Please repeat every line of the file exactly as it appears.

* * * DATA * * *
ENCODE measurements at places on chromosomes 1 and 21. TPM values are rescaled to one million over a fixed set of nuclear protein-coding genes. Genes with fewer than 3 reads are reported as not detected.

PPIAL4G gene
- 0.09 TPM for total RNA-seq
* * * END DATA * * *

ENCODE measurements at places on chromosomes 1 and 21. TPM values are rescaled to one million over a fixed set of nuclear protein-coding genes. Genes with fewer than 3 reads are reported as not detected.

PPIAL4G gene
- 0.09 TPM for total RNA-seq